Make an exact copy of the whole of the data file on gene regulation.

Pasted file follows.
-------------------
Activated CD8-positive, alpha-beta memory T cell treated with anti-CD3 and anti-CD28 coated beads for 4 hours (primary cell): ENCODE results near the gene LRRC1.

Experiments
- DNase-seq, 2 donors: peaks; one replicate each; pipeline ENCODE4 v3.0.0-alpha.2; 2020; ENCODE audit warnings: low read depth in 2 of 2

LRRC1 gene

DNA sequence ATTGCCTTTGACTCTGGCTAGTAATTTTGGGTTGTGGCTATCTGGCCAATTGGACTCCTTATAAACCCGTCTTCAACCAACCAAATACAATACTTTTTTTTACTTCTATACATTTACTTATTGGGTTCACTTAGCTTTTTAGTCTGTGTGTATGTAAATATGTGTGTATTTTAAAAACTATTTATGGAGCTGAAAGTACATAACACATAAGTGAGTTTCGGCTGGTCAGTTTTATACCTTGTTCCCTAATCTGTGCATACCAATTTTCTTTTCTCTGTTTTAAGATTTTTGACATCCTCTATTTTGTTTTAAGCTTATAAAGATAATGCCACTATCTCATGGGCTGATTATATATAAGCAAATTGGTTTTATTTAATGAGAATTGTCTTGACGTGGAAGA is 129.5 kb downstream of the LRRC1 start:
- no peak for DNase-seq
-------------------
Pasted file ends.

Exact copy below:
Activated CD8-positive, alpha-beta memory T cell treated with anti-CD3 and anti-CD28 coated beads for 4 hours (primary cell): ENCODE results near the gene LRRC1.

Experiments
- DNase-seq, 2 donors: peaks; one replicate each; pipeline ENCODE4 v3.0.0-alpha.2; 2020; ENCODE audit warnings: low read depth in 2 of 2

LRRC1 gene

DNA sequence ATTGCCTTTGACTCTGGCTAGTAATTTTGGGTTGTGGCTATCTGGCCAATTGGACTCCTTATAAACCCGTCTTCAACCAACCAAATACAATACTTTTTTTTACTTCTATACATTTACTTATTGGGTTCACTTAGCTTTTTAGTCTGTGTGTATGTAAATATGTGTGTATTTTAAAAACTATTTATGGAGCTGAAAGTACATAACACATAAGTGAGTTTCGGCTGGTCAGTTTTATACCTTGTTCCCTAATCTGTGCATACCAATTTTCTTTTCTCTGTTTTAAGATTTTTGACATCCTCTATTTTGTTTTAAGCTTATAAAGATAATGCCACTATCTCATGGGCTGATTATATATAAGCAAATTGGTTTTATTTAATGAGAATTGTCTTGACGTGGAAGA is 129.5 kb downstream of the LRRC1 start:
- no peak for DNase-seq